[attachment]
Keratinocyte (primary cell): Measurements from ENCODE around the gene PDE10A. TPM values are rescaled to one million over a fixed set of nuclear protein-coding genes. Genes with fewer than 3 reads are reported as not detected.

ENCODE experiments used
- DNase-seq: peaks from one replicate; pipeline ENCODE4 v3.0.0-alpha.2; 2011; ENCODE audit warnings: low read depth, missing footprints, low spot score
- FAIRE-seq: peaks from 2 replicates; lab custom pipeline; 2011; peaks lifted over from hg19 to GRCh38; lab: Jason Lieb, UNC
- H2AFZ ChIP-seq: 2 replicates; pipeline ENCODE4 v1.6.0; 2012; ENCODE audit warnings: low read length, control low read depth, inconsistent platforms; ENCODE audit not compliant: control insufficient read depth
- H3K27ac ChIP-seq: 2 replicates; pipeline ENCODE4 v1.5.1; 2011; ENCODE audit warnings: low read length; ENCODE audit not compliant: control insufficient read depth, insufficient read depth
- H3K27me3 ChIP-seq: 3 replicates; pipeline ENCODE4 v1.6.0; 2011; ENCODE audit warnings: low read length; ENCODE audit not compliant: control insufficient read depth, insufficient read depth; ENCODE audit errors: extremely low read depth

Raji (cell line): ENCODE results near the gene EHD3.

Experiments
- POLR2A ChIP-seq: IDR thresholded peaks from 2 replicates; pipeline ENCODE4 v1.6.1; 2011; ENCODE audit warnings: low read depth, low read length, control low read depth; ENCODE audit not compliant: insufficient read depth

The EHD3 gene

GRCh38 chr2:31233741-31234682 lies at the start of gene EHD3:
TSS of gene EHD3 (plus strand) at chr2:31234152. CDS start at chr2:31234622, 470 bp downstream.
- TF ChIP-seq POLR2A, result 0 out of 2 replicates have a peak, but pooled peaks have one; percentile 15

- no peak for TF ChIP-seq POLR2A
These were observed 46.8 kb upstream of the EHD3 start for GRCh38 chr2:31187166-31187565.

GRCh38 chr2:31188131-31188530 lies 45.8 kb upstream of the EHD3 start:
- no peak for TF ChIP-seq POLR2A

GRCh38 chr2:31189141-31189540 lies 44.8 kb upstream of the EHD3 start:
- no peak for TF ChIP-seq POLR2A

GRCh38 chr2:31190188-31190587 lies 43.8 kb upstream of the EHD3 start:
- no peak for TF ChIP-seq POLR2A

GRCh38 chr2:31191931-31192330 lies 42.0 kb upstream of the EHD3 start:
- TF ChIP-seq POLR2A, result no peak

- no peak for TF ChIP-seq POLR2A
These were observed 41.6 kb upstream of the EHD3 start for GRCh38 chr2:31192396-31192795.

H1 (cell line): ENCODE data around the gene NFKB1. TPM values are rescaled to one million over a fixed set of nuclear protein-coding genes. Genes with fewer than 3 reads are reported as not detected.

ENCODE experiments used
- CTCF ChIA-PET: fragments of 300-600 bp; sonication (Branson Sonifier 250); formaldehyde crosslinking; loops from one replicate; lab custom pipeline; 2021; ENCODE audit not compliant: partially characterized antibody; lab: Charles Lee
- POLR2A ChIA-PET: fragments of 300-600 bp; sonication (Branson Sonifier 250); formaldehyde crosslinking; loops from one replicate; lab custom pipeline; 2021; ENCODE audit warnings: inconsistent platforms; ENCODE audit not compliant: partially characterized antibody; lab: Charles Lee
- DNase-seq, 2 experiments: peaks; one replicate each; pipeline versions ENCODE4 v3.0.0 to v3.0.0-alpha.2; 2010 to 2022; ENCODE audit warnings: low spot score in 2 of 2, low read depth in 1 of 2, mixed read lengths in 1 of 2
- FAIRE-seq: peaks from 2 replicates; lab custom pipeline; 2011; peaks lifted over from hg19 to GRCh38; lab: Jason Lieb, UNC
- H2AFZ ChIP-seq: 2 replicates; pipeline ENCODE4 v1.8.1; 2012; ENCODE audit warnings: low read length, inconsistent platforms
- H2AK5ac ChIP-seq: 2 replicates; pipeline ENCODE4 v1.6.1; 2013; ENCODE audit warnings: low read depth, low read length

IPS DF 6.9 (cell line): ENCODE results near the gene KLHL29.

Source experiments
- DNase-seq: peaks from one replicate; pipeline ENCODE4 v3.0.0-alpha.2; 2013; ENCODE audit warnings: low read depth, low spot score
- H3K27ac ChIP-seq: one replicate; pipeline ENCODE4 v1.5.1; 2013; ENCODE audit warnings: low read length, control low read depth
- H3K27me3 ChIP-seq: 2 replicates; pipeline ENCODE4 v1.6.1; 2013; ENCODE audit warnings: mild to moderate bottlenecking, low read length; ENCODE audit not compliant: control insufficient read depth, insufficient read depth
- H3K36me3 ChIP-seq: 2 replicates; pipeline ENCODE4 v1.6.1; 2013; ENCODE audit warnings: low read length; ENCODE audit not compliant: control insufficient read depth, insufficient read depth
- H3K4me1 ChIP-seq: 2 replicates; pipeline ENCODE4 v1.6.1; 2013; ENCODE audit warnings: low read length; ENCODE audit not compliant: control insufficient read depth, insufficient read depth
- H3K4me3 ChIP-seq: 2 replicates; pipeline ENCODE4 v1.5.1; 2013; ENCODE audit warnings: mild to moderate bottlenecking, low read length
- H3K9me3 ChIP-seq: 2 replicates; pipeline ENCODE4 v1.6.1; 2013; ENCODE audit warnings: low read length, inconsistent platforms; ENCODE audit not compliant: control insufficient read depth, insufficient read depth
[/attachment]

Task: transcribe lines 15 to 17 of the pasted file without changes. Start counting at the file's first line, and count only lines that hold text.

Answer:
- no peak for TF ChIP-seq POLR2A
These were observed 46.8 kb upstream of the EHD3 start for GRCh38 chr2:31187166-31187565.

GRCh38 chr2:31188131-31188530 lies 45.8 kb upstream of the EHD3 start: